Live streaming…Pollution-reduction plan subject of East Cocalico session

By on June 21, 2017

The East Cocalico supervisors at their June 15 meeting viewed a power point presentation by engineer Mike LaSala, Land Studies, explaining ways the township could meet the reduction of pollutants mandated by the municipal separate stormwater system program, better known as MS4.

The township already has many best management practices in place, such as planting of riparian buffer areas along streams. Farmers in the community are working to reduce sediment run-off, manage manure and use established, best farming practices.

LaSala showed the audience a map indicating all of East Cocalico Township is located within the Chesapeake Bay Basin.

The Cocalico Creek watershed comprises about 68 percent of the township’s identified urbanized area, as established by the 2010 census. Cocalico Creek is a tributary of the Conestoga River, which is a tributary of the Susquehanna River.

Muddy Creek is also a tributary of the Conestoga River. The Muddy Creek Watershed represents 32 percent of the township’s urban area. Currently the focus is on these defined, urban areas.

In addition to the Cocalico and Muddy creeks, East Cocalico discharges stormwater into other local streams where water is identified as impaired. They also, according to the MS4 program, are included in the pollutant reduction requirements.

These other streams include Stony Run (tributary of Cocalico), Little Muddy Creek, and unnamed tributaries of Muddy Creek.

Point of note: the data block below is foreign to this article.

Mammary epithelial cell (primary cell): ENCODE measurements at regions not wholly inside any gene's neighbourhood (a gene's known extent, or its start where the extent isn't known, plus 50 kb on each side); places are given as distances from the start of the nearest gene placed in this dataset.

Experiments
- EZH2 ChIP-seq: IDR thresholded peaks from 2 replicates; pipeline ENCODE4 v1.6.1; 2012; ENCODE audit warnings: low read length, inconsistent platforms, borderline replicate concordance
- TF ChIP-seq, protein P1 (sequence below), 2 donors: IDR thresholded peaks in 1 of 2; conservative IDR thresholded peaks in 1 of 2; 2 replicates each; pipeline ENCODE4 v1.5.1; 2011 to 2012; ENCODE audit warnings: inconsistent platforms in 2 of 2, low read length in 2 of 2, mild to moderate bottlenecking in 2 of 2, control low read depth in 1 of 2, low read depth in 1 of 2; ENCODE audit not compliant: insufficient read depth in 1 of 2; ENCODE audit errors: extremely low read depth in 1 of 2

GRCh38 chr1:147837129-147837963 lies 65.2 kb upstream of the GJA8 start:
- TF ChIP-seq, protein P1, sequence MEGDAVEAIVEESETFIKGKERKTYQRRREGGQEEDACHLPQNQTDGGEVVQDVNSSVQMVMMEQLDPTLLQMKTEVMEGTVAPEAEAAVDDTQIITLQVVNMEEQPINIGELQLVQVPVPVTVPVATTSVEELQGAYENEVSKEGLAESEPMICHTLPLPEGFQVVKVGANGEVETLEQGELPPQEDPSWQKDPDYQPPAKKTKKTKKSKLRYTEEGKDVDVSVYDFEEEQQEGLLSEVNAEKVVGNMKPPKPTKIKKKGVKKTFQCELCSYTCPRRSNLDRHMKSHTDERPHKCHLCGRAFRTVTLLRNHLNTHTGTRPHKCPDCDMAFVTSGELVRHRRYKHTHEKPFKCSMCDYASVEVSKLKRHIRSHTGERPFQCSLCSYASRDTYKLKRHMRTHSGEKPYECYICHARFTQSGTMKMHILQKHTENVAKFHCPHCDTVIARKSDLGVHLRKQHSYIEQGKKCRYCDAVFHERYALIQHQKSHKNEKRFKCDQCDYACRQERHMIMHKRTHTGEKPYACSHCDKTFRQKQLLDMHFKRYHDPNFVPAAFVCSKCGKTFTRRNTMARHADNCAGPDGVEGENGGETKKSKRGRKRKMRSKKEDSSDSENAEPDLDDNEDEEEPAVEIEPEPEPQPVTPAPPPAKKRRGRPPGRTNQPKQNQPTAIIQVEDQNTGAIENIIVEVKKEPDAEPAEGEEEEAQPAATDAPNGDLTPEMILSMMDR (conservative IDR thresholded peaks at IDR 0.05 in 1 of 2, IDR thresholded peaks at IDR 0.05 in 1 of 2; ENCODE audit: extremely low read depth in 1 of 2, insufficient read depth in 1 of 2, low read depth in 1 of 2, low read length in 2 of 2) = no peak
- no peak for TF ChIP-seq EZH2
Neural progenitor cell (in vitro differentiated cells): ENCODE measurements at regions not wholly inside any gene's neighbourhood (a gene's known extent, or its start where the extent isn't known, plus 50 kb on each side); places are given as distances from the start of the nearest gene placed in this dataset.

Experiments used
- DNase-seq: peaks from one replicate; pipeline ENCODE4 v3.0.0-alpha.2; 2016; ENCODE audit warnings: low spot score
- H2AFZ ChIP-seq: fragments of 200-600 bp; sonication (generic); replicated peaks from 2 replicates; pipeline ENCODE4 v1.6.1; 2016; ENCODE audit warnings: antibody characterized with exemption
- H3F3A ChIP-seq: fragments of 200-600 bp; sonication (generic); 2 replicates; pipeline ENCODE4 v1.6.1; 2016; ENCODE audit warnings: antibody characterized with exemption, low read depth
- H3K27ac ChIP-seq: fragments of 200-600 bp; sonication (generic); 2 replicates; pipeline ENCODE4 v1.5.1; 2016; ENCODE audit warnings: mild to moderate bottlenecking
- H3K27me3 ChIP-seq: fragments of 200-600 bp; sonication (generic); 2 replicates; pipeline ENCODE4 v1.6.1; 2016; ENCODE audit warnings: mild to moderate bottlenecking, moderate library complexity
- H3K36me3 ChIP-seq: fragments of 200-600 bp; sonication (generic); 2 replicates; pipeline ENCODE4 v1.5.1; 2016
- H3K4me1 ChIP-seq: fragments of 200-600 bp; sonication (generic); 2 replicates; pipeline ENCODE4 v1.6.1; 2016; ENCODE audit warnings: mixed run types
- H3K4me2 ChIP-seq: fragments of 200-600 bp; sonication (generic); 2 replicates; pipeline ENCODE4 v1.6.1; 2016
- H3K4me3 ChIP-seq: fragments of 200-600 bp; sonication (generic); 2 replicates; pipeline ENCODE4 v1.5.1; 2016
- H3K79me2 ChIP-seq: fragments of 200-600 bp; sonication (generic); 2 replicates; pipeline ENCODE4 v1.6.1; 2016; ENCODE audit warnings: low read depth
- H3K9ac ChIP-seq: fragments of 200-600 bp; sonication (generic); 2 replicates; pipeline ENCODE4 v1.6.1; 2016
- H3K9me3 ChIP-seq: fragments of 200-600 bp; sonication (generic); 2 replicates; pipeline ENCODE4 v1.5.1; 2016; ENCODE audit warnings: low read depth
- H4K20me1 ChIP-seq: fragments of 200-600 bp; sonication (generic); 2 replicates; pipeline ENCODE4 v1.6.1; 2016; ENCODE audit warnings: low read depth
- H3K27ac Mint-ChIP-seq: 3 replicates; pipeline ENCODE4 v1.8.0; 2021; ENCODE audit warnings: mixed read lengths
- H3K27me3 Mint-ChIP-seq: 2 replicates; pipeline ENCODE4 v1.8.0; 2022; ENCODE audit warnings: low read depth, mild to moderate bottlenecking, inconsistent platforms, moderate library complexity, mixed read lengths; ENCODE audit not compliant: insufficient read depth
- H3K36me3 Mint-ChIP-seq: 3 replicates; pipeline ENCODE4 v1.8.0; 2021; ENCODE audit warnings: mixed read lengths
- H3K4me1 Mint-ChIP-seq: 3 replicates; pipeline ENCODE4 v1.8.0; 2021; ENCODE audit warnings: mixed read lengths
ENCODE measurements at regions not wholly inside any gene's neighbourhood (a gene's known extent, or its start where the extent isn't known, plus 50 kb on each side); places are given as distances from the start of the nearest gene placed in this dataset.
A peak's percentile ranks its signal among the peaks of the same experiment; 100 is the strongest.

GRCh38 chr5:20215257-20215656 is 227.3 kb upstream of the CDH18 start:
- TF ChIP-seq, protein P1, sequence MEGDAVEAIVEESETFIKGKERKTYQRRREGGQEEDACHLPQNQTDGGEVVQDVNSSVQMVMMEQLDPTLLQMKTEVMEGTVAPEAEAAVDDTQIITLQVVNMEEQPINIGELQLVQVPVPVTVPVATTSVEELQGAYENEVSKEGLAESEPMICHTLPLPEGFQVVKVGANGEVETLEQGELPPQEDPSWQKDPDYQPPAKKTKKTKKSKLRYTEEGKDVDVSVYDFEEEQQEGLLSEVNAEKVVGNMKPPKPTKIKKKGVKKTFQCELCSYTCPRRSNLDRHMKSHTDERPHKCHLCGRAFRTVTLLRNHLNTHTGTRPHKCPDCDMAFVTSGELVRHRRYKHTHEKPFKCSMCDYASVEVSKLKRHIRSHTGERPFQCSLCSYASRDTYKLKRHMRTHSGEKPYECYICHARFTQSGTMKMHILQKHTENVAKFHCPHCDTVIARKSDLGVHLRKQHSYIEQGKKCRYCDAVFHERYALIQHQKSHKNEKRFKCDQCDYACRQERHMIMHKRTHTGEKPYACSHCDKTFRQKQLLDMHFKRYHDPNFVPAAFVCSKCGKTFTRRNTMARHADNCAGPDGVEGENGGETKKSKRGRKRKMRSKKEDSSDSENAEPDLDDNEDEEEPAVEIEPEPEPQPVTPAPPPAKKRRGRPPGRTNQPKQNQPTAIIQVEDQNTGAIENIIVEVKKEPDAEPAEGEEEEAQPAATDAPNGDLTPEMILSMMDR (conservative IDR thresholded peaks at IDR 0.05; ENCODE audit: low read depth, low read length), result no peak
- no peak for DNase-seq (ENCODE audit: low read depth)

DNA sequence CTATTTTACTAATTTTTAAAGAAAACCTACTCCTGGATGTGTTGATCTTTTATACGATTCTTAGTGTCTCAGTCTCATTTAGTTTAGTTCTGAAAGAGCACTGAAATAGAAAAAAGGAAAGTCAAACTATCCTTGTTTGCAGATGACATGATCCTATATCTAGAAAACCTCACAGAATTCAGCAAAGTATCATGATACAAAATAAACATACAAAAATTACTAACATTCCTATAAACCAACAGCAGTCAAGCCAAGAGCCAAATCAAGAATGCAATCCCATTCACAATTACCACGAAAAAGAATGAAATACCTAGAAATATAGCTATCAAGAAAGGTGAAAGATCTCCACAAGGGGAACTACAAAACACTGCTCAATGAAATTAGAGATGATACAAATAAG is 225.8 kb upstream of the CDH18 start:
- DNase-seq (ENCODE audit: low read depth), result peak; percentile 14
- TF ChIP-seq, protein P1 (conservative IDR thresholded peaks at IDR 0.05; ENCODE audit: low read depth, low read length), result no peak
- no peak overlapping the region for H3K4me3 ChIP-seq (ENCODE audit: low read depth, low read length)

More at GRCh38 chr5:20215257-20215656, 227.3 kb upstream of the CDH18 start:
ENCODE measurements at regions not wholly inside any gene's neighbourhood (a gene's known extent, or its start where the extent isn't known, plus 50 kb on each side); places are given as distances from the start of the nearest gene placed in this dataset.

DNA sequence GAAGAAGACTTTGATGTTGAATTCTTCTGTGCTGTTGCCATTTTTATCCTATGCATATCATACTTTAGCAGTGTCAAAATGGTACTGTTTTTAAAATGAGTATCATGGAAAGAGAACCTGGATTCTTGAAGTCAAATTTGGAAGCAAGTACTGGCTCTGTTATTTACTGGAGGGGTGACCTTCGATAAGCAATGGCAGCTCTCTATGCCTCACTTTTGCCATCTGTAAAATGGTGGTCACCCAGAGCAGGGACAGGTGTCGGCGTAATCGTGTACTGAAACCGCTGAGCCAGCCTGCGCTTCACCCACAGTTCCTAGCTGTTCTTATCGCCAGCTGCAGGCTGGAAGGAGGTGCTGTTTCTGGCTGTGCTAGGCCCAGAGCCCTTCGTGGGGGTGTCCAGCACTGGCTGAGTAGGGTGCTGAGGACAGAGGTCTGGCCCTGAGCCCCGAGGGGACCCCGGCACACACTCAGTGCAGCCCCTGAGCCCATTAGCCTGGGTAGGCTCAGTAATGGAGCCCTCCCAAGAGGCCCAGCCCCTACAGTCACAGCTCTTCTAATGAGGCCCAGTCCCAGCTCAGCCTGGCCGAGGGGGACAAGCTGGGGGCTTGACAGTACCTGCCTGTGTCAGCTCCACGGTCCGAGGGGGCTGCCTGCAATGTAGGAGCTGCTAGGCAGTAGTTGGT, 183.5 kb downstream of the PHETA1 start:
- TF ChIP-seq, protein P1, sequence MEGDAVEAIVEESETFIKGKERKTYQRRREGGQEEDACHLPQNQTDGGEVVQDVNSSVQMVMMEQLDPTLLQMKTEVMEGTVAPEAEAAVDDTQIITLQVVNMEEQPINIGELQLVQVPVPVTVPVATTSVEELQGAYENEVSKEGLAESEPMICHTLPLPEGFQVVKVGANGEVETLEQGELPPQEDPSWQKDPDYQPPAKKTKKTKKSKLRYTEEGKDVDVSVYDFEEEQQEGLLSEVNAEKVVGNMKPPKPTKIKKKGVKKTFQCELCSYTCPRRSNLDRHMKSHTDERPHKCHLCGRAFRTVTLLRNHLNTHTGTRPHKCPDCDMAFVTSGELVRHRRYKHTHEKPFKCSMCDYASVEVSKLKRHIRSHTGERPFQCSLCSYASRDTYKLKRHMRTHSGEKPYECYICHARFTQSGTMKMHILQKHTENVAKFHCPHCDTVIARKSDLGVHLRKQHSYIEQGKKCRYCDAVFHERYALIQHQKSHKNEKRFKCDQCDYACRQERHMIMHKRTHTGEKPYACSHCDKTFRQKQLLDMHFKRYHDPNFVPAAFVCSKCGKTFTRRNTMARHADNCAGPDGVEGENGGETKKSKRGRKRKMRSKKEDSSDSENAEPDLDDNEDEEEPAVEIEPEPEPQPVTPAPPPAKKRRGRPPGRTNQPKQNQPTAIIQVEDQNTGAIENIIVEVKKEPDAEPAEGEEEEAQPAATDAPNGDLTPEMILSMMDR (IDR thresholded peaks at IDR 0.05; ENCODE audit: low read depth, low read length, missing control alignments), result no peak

In watersheds where sediment is identified as a concern, sediment loading must be reduced by 10 percent. If nutrients are a concern, phosphorus must be reduced by five percent and nitrogen by three percent in the proposed plan to be submitted in September 2017.

“DEP says if you make the sediment reduction you can assume you’re making nitrogen and phosphorous reductions,” said Scott Russell, township manager.

The above is termed “the presumptive approach” and East Cocalico, as well as other municipalities, are using this DEP identified approach.

LaSala and Brent Lied, township engineer, concurred the plan identifies more projects than the township needs and likely will undertake. The merit of each project proposed will be evaluated based on how much improvement will be attained for the dollars spent.

Both engineers explained many projects will provide a big reduction in sediment, which will go a long way in satisfying the new guidelines for the MS4 program’s 2018 to 2023 cycle, the plan cycle for which the proposal is being prepared.

Some projects, for example rain gardens, might not be prudent for the township to undertake due to their expense and the low gain, calculated at about a one percent reduction in pollutants, for sites at which they could be a consideration.

The entire plan for the Nutrient/Sediment Reduction Plan and the Chesapeake Bay Pollutant Plan is available for inspection at the township office, 100 Hill Road, or online at the township’s Web site: Public comments are welcome in writing or at the supervisors’ July 6 meeting.



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